Susan Neely [00:25:38] Well that was the aha. And since then I've been on as speaker or panelist with a 1,000 people. 1,300 people. 700 people. We had our annual June board meeting last week, we had 100 hundred percent participation from the board, and we had, you know, 90 other CEOs listening in. We would never have that. It was an in-person meeting. This we cannot let the value of the connectivity that that video and virtual technology provides us. We can't let that go going forward. Now, how that gets reconciled with all the personal relationship building. So many people have said to me, this is a people industry and that's why we go into it. And it's true. It's one of the great things about it. So how the need to touch people physically gets inter-connected with the ability to touch so many people virtually. It'll be a big question for us to figure out. But it's I think it's exciting. I mean, I've talked to thousands of thousands of people in the last several months. I've never left my house, for better or worse.
Mike Consedine [00:26:45] I think you're right. The paradigm has definitely shifted in terms of how we interact. And I sense that we probably won't be going back to our old way of doing things, particularly when there is a benefit of being able to reach out and get our message out to so many more.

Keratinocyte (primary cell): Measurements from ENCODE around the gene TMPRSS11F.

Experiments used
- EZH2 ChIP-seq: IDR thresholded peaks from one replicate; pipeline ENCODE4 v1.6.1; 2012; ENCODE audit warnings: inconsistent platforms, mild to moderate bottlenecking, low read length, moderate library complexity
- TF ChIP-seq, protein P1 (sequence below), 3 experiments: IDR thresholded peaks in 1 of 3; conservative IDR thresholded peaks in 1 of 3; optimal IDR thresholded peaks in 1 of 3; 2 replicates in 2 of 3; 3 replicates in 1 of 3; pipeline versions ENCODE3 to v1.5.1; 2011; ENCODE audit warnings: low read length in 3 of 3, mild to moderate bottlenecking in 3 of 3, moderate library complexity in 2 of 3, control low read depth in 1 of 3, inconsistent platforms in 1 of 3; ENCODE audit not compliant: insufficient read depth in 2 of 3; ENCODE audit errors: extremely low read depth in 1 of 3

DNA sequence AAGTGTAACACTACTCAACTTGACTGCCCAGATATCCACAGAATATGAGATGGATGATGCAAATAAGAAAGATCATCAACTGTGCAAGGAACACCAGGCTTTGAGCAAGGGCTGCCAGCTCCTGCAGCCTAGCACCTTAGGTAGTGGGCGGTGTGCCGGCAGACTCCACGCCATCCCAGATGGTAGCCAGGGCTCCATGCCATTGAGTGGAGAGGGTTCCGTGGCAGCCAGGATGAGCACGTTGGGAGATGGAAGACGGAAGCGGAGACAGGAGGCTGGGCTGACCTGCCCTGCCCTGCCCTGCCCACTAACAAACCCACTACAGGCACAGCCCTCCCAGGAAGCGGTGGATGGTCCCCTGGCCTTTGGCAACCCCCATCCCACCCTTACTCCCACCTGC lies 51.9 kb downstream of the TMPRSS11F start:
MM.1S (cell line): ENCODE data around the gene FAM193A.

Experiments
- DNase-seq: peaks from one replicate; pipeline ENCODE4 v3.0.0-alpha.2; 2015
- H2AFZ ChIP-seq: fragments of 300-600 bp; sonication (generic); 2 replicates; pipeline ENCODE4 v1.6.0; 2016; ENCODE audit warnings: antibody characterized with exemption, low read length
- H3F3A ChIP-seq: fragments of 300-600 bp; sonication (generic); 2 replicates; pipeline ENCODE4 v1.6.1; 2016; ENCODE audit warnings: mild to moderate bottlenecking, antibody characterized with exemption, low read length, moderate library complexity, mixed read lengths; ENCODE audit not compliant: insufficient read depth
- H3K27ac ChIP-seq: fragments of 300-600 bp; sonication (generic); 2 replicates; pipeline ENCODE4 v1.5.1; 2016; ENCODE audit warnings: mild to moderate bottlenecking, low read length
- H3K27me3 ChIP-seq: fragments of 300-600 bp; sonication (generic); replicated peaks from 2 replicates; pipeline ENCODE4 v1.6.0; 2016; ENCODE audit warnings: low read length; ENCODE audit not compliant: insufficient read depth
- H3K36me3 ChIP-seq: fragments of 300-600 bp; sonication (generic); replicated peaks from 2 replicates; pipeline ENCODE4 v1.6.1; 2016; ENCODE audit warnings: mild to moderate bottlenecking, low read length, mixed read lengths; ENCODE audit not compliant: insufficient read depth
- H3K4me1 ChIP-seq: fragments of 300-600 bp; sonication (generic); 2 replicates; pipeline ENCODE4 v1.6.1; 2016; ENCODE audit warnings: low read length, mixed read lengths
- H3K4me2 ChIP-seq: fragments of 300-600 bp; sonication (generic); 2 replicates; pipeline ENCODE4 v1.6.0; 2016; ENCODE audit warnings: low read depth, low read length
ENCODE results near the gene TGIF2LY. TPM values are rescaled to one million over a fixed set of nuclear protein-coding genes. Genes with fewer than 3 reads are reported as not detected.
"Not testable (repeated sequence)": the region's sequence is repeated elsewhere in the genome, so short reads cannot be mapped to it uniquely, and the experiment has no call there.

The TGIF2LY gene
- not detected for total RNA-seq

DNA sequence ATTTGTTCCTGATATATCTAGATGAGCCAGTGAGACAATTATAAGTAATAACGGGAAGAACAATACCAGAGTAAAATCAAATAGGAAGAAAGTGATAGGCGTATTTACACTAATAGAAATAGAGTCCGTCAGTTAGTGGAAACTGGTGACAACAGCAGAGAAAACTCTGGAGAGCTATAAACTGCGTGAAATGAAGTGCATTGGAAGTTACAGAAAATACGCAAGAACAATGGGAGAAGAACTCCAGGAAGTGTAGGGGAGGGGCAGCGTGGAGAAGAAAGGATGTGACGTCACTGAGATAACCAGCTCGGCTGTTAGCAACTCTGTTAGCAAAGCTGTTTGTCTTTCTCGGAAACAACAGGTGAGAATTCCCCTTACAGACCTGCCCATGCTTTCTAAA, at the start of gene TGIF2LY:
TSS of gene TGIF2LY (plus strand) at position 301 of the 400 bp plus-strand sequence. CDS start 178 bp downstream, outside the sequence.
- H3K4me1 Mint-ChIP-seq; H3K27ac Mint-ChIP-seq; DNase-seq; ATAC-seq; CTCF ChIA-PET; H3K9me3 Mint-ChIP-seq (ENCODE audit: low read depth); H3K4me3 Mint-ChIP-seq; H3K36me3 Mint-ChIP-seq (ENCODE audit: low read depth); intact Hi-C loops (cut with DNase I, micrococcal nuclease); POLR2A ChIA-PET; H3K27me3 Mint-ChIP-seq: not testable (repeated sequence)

Karen, I'll turn to you finally. And I said a personal level. I just have been hugely impressed by sort of your leadership and engagement on behalf of NIPR and its teams throughout this. You always seem to be kind of one step ahead in terms of anticipating some of these pivots. So, you seem to be having these aha moment sooner than some of us. But I'd be interested in hearing about your most significant one at least.
Karen Stakem Hornig [00:27:28] Well, I mean, you're very kind, Mike. And I don't know about everybody else, but these 15 weeks have like self-discovery boot camp or something. I mean I feel like, you know, you learn something new about yourself every day. But one really key takeaway for me is sort of a combination of Susan and the Commissioner's answer and that has been about my team and about organizational culture over the last several years. We've done a lot. And Susan mentioned this in answer of the first question about the investments you make in your culture around building trust and teamwork and the high levels of employee engagement. And boy, has that paid off. Just like the Commissioner said, the NIPR team has so exceeded my expectations. I would have never anticipated that things would have gone as smoothly. And now the challenge is here we are at this critical moment where the ground seems to shift under our feet every single day, whether you're talking about COVID-19 or a national response to racial inequity. And now how do you continue to build a strong, connected organizational culture as we transition into what's going to be this new reality? And I think that is going to be the fundamental leadership challenge for people who are leading organizations. And I don't have any answers, but I know that that's something that I've got to spend a lot of time thinking about.
Mike Consedine [00:29:18] Yeah, what great comments. I mean, I certainly appreciate you all sharing those stories. You certainly have given all of us and all of our listeners a lot to think about in terms of the leadership challenges, but I also think the opportunities that leads towards for all of us. And thank you, our listeners for joining us during this special episode of The Regulators. Please continue to join us each month and subscribe to The Regulators wherever you get your podcast. See you next time.